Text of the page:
We’re in September – can you believe this? How has the year flown by so quickly? If we look back at 2020, it seems unbelievable how much each of us has gone through with the impact of the global pandemic. From losing loved ones, not being able to visit our elderly relatives, the loss of jobs, the travel and hospitality sectors severely affected, cancelled weddings, lockdown spent inside, fights over toilet paper, – when you take a moment to really think about it, the enormity of this situation and the mental strain that has accompanied it becomes difficult to believe. With that said though, there seems to be an unspoken bond that we share between us, a sort of humans VS virus unity, and whilst that seems like an awfully odd positive, it’s also strangely calming. This isn’t just one person against a pandemic, this is all of us and we need to support each other as much as we can.
With the world turned on its head for the best part of this year, it’s sad yet not surprising that research suggests a decline in mental health compared to pre COVID times. With lockdown lifting, a “new” normal apparent, but worry and fear still surrounding an unforeseeable future, more research has shown that people already suffering from pre-existing mental health conditions can find that their symptoms exacerbate during this time too.
So what can we do to feel that slightly bit better? Aside from trying to find a routine to stick to, adding exercise into your day, eating certain foods to boost your mood and of course, ensuring you have a healthy sleep routine, what else can you do? Well, back in 2009, a study by consultancy Mindlab International at the University of Sussex found that dedicating just six minutes of your time to reading can reduce stress up to 68 per cent (The Telegraph, 2009). It proved more effective than other popular relaxation methods, like a cup of peppermint tea or listening to music.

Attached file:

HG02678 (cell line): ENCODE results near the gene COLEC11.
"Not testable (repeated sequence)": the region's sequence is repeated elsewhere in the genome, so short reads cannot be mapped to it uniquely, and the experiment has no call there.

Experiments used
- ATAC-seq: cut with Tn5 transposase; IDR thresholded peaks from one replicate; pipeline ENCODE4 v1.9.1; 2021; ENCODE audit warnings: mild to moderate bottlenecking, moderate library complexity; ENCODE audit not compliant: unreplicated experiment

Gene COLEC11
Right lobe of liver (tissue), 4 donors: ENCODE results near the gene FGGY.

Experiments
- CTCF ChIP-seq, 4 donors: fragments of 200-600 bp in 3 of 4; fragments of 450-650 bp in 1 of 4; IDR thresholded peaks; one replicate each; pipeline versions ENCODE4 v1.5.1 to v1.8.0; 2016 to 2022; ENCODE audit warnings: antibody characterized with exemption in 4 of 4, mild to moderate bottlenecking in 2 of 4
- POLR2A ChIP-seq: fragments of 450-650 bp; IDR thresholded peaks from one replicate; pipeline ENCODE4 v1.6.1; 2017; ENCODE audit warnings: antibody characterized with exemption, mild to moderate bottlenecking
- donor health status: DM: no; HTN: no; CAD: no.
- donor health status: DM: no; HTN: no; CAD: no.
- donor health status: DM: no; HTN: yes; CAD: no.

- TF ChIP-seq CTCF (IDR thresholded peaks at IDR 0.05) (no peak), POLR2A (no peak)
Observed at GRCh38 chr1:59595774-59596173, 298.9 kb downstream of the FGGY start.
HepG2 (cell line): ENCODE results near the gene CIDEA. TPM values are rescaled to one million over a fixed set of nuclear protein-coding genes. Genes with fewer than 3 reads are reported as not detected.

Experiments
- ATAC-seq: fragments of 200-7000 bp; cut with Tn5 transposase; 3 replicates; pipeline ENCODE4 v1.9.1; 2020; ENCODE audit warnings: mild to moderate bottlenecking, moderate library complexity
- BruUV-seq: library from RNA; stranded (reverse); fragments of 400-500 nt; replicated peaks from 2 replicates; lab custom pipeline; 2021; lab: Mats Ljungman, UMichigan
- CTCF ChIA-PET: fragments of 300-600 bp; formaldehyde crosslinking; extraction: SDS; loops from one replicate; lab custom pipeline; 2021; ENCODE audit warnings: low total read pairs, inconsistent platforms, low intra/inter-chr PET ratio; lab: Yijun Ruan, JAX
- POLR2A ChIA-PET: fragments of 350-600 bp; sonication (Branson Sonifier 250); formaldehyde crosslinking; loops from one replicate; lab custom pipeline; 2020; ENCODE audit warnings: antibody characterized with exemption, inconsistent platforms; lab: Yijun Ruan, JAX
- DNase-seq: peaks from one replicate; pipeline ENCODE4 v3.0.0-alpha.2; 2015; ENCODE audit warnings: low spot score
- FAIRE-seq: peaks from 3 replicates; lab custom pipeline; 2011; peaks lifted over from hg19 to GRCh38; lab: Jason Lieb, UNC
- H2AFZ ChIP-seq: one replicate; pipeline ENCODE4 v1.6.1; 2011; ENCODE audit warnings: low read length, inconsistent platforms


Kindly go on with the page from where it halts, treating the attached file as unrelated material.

With that in mind, we wanted to show you some of our favourites books that are open about not always feeling okay, and show how common that mindset is. These books have proven themselves to be powerful, page turners, relatable to readers and break boundaries, speaking honestly about mental illness and showcase how to find strength through adversity, one step at a time.
1The Wrong Knickers : A Decade of Chaos by Bryony Gordon
You might think it strange to be clutching your sides in hysterics, reading about the adolescence of a woman with mental health issues, but The Wrong Knickers does just that and more. Not only does Bryony depict her 20s in possibly the most relatable way ever – from failed relationships, debt, awful experiences renting in London and job stresses – but she writes about her struggles with Anxiety, Depression, Bulimia and OCD in a way that is easy to understand during a time she was too ashamed to speak about her struggles.
2Where Am I Now by Mara Wilson